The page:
1 of 1 people found the following review helpful
A well balanced biography
, 29 Jan. 2013
This review is from: The CHIEF: Douglas Haig and the British Army (Kindle Edition)
It's as difficult for a reader to approach a biography of Douglas Haig in an even handed manner, as it is for the biographer themselves. So in a spirit of full disclosure, I come from a left-wing family, in which my paternal Grandfather had fought in the Great War and survived. So I can tick all those boxes that revisionist historians hate - Oh What a Lovely War!, the War Poets and Blackadder. But I've also read a good number of revisionist books on the war, and can appreciate the scholarship that has greatly broadened our understanding of the conflict.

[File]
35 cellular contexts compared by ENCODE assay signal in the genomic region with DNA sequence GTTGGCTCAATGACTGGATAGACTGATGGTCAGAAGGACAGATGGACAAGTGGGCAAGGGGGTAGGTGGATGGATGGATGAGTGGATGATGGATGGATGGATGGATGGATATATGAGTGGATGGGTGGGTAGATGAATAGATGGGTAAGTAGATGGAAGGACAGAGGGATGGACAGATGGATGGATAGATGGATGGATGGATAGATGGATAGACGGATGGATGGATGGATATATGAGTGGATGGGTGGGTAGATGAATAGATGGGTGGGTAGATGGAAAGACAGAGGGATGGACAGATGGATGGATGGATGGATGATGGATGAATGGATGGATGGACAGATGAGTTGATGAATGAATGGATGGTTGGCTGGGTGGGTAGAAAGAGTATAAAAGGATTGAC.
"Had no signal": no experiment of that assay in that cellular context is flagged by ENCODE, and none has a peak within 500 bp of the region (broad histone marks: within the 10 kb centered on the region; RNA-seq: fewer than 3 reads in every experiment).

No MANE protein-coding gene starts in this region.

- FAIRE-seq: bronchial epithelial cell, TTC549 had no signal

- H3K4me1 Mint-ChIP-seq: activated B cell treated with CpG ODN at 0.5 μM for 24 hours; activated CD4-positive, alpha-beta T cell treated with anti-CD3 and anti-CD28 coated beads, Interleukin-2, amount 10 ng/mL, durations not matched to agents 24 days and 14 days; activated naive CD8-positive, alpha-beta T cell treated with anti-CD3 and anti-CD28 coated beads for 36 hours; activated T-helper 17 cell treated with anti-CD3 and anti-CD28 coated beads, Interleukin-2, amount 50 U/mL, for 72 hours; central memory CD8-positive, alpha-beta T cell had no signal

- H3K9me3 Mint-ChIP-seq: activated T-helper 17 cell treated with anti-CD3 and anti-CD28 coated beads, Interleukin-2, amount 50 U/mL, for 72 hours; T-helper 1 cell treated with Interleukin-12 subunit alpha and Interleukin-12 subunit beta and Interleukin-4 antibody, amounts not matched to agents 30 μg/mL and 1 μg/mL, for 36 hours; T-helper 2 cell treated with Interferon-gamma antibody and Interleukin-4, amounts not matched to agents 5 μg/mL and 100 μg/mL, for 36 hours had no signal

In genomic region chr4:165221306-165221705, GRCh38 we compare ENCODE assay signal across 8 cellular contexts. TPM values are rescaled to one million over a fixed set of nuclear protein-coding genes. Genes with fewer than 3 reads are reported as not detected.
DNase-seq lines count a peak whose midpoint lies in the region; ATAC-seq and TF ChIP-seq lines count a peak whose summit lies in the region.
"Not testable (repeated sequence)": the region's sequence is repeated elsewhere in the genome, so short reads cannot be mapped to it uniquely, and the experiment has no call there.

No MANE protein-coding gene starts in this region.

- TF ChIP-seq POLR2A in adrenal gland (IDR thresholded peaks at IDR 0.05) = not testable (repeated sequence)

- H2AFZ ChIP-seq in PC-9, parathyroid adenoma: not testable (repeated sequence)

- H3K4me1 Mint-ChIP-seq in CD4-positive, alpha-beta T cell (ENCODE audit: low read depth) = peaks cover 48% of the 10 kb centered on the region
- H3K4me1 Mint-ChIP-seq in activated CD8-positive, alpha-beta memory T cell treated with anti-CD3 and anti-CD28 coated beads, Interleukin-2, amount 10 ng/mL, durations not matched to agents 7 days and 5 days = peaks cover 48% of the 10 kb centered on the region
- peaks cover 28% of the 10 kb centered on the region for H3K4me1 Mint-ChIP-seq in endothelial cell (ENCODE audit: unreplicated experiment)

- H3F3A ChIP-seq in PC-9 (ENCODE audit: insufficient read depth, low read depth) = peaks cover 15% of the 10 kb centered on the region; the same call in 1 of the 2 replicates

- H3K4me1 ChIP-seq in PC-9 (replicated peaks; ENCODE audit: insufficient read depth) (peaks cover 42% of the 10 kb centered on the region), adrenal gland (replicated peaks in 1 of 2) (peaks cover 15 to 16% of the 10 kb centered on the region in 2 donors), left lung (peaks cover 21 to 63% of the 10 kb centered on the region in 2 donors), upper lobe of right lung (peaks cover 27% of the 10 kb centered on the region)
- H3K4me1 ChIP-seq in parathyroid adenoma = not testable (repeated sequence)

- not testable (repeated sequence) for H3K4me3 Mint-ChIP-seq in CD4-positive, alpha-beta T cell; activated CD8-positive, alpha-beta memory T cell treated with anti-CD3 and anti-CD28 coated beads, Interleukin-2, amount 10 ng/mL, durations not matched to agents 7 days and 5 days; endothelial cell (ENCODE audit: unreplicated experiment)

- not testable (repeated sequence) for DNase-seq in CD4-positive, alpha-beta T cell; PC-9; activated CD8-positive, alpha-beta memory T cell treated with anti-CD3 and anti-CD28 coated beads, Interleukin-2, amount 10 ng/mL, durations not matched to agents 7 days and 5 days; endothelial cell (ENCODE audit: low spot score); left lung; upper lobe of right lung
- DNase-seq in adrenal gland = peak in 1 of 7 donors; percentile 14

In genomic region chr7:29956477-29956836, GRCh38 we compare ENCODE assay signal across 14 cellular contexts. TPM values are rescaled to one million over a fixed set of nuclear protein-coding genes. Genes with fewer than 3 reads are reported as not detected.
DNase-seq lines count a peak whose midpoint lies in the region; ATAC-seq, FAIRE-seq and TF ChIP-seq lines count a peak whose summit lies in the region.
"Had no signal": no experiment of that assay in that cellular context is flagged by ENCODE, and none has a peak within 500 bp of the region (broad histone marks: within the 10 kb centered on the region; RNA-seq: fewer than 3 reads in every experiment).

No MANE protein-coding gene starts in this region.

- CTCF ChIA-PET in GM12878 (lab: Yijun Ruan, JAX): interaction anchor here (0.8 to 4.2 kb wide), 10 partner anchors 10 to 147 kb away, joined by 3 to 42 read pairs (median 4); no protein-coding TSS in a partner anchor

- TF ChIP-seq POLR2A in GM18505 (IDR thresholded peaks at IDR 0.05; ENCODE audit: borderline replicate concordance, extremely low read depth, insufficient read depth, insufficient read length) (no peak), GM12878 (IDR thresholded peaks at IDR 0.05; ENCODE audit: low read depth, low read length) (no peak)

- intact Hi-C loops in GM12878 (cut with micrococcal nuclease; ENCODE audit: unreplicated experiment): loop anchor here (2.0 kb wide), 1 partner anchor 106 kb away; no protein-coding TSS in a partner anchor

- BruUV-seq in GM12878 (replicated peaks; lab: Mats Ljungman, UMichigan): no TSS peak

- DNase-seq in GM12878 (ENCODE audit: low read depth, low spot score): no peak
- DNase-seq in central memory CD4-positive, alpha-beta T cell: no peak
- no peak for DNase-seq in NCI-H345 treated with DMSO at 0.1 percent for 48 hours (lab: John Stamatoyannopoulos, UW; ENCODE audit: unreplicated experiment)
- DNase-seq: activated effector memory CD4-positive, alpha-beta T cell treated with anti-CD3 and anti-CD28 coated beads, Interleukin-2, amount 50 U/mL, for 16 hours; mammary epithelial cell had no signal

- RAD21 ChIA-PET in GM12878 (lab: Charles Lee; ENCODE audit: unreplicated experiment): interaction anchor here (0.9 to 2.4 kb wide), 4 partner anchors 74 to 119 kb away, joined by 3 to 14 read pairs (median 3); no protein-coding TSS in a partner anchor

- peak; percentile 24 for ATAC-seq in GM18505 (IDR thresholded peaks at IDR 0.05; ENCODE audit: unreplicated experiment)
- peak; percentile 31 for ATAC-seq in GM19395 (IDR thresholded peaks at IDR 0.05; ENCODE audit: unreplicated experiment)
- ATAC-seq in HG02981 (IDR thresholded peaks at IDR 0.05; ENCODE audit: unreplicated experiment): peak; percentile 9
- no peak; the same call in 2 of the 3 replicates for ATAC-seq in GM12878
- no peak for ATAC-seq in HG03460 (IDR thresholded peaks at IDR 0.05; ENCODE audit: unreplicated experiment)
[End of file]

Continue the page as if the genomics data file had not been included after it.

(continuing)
I procrastinated for a long time before buying this book, even having enjoyed Gary Sheffield's 'Forgotten Victory.' After all it is clear that he is not an unbiased biographer, having edited Haig's diaries, and clearly admiring much about the man. The book is however even-handed, and it is possible to finish it with a dimmer view of the subject than the authors.
Is it well written? Possibly not in a classically scholarly way, but it cracks along at a good pace and is eminently readable. Perhaps it is slightly superficial in some areas - Haig replacing French flashes by with little discussion, but is a very good introduction to the subject, and thankfully focuses mainly on the war itself.
In summary, a good introduction to Douglas Haig, with a balanced approach to its subject.
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